Jagendra Singh: Facebook scribe who paid with life to bring in change

  • Abhishek Saha, Hindustan Times, New Delhi
  • Updated: Jun 16, 2015 17:19 IST

Jagendra Singh, the social media journalist who was burnt to death over his reports against a Uttar Pradesh minister, used Facebook to report about issues nobody bothered about and pushed authorities to provide solutions.

Singh, based out of Shahjahanpur, was burnt to death allegedly by a gang of goons and policemen earlier in June. The family is now demanding a CBI inquiry into the matter.

Before his death, Jagendra used to manage and post through two Facebook profiles - Jagendra Singh and Shahjahanpur Samachar - each of which has around 5,000 friends. He also sold his reports to 10-odd newspapers in Uttar Pradesh on a freelance basis.

On Facebook

Jagendra mostly wrote about Shahjahanpur in Bareilly district and adjacent areas on Facebook. His posts talked about local crimes, civic issues, politicians and their activities, and examinations in local schools. They were often accompanied by photographs which he had clicked himself.

In one of his posts, he wrote about how garbage had heaped up on a road in a nearby village, disrupting normal life. In another, he talked how children troubling an old man selling balloons in the locality had led to a gun-battle. He also focused on local success stories – children excelling in academics or extra-curricular activities.

Some of his posts were about the state's minister for dairy development and a leader of the ruling Samajwadi Party, Ram Murti Verma. In his posts, Jagendra had levelled allegations against Verma, including one that he and four of his men had raped an anganwadi worker and another that he had illegally amassed assets worth crores of rupees. He, however, did not give any evidence to back up his allegations.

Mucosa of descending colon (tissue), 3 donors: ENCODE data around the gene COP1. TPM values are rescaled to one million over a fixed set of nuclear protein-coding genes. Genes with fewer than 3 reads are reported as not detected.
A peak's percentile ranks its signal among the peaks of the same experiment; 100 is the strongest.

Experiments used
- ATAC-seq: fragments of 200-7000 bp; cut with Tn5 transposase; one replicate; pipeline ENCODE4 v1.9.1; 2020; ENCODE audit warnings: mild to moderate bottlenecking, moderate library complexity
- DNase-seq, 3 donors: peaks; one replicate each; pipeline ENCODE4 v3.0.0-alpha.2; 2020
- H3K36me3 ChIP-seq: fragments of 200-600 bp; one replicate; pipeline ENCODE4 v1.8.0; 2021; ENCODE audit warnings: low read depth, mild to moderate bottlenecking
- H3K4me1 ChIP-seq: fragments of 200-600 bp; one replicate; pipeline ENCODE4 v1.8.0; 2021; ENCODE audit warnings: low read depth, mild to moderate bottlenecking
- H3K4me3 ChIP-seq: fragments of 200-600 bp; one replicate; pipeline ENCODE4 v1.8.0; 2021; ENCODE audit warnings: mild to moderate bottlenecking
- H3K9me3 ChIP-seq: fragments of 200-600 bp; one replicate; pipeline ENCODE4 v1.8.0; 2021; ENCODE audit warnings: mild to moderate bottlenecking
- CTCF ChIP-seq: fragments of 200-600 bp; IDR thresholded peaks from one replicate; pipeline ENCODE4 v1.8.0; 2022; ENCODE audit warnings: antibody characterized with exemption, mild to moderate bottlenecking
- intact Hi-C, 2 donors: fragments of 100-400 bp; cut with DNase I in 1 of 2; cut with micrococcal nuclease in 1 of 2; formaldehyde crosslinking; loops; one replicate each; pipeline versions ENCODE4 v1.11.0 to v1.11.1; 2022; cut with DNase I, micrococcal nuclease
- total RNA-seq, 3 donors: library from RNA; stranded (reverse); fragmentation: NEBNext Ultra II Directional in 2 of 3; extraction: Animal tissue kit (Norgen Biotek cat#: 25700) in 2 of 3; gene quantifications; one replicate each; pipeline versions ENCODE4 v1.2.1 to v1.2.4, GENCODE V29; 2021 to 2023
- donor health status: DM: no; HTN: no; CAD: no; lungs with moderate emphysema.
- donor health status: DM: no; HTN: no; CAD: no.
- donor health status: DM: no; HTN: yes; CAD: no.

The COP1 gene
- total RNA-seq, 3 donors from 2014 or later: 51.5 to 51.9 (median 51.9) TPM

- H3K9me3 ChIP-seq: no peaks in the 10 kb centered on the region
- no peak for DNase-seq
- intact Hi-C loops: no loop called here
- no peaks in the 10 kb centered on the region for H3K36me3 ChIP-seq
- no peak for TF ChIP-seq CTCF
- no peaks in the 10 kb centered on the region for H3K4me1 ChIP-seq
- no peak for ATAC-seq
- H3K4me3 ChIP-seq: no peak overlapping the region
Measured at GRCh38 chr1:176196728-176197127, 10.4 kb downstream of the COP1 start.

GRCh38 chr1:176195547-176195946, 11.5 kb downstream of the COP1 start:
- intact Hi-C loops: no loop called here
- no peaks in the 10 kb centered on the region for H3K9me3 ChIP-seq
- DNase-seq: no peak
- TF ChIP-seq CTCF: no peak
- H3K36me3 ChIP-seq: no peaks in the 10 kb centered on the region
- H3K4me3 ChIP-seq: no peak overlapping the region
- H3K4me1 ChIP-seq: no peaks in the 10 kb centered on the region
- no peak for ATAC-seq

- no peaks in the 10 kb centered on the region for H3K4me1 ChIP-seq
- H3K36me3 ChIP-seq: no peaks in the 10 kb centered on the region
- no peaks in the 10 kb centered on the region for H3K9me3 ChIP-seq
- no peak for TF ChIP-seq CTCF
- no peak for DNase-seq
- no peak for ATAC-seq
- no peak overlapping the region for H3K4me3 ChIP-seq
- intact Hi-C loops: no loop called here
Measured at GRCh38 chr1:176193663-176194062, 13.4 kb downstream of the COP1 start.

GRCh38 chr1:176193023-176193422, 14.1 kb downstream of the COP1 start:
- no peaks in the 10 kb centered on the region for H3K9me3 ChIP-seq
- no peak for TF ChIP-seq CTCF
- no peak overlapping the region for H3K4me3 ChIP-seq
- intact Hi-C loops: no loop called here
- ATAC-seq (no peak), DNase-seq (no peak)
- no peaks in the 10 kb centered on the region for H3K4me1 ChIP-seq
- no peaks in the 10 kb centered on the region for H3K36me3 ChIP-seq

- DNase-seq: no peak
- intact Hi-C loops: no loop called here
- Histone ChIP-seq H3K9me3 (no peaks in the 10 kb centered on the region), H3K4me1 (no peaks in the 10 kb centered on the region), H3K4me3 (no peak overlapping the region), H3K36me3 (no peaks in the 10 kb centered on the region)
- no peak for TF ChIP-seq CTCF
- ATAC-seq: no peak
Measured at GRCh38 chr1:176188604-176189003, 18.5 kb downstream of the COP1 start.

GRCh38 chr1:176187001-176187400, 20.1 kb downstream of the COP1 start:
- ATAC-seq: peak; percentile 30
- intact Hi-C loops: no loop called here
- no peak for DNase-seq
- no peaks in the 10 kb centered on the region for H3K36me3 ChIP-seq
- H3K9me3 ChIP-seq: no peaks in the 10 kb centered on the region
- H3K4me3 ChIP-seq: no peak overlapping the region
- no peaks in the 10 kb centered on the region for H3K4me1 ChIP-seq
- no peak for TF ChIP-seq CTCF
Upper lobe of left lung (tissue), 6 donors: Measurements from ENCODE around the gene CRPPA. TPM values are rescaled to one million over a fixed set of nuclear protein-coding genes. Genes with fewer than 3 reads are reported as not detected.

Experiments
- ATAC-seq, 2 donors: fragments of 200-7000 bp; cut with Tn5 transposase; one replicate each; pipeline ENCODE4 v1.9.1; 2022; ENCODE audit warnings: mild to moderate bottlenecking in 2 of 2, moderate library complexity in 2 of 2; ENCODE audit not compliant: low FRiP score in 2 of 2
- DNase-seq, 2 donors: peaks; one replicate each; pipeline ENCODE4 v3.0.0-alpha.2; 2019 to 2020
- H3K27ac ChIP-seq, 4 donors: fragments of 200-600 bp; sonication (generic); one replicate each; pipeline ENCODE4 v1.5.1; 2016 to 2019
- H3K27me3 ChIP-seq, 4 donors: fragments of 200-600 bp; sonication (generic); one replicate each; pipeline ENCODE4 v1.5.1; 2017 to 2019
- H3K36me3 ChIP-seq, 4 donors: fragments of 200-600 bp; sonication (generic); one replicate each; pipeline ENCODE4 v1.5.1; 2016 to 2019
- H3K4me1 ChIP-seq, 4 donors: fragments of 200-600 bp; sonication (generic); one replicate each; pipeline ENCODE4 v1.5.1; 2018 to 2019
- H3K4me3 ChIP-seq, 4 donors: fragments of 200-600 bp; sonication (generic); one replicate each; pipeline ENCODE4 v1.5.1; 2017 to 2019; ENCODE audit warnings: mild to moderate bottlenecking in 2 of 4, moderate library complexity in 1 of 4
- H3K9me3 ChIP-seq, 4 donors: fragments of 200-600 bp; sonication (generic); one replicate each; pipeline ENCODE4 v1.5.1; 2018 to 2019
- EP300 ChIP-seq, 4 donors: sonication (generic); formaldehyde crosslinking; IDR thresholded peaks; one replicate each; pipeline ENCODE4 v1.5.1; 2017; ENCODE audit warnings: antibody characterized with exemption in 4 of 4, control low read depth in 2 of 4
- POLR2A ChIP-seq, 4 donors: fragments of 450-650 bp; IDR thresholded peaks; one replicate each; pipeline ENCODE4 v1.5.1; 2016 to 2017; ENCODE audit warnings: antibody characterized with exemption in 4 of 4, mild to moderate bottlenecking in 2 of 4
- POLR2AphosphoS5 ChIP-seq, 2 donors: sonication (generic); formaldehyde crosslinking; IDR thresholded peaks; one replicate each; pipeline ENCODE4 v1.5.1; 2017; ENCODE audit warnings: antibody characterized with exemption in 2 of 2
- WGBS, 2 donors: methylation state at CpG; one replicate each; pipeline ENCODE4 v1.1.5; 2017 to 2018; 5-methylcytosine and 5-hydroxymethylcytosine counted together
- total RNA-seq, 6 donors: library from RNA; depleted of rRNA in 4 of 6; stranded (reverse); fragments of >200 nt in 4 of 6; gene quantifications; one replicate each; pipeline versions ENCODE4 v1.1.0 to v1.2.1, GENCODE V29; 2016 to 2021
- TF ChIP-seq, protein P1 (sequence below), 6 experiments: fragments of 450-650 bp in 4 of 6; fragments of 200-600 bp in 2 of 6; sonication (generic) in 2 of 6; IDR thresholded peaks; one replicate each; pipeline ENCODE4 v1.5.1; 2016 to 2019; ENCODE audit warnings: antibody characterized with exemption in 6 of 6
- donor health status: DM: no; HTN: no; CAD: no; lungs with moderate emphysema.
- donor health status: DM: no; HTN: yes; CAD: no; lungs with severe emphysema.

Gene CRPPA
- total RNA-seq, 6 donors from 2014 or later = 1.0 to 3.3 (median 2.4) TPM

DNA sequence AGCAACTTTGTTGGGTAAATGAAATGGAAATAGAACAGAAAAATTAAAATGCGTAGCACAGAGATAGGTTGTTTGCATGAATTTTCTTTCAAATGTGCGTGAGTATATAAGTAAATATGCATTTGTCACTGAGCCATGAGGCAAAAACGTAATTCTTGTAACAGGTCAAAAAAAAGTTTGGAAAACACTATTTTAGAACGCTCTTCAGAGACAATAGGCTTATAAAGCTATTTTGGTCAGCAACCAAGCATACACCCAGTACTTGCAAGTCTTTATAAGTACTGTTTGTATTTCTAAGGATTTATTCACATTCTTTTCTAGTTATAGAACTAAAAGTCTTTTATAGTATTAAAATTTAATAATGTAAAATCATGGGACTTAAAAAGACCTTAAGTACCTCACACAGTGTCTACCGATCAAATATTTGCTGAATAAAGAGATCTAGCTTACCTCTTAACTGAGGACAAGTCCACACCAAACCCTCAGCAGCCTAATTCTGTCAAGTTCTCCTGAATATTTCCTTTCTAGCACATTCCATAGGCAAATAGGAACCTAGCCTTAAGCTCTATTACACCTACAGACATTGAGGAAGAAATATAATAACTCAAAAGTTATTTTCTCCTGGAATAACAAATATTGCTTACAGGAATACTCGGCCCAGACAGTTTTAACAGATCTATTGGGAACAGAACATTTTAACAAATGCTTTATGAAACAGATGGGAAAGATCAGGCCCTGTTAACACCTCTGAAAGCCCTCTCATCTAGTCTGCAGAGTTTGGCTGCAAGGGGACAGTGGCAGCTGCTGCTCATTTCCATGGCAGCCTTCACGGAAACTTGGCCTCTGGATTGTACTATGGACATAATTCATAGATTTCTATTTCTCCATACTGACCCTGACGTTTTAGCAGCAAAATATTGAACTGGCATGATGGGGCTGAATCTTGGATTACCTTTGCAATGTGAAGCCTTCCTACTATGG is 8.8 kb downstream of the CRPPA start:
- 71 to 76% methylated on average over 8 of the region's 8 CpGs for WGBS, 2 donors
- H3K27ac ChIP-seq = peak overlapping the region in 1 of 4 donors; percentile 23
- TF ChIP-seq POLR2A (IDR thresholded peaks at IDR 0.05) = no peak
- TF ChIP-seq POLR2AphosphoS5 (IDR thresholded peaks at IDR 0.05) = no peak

Before succumbing to his injuries, Jagendra had accused Verma of ordering goons to kill him. Verma has already been charged with murder, along with 9 others, including 4 policemen.

Though Jagendra substantiated some of his reports with documents to prove his allegations, critics say many were without any proof and raise questions as to whether such journalism is fair.

How Jagendra started off as an online journalist

Rahul Singh, Jagendra's son, said that after getting acquainted with Facebook, his father always toyed with the idea of using the platform for society's benefits and spreading awareness.

"Papa used to say that in a newspaper you get the news only the next day but on the internet its real time and thus the impact can be far-reaching," said Rahul.

Jagendra's long-time associate and fellow journalist Avnish Mishra, who now works for a local newspaper called Swatantra Bharat, told Hindustan Times that when Hindu-Muslim riots had broken out in Bareilly in 2012, Jagendra was a crime reporter with Swatantra Bharat.

Jagendra had witnessed the violence and discussed means to spread harmony between the fighting communities with his friends.

"Then he came up with the idea of using social media platforms like Facebook. He made a profile called 'Aman Pasand' and started posting about communal harmony between Hindus and Muslims," said Mishra.

"From then on, the idea of using the internet to convey his news and message had attracted Jagendra. And gradually he became a popular figure with many people on his friend's list and many likes on his posts."

Mishra said as Jagendra's popularity increased on Facebook, authorities and MLAs too befriended him on the platform. A scroll through his friend's list by HT confirmed the claim.

"Many a times, after Jagendra reported something, authorities got the clue [about issues] from his post and then took action," he said.

To serve people

Rahul said his father used to earn around Rs. 6000-7000 a month as a freelance reporter and the family could never rely on his income solely.

"He never had any intention to earn from his reportage. We kept telling him to concentrate on earning, but he simply didn't listen," he said.

According to Rahul, mainstream newspapers often avoided publishing some of his reports owing to political pressure. But Jagendra had always been free to publish what he felt was right, without caring for repercussions.

"He used to say he was more concerned with serving the people and delivering fearless news," he said.


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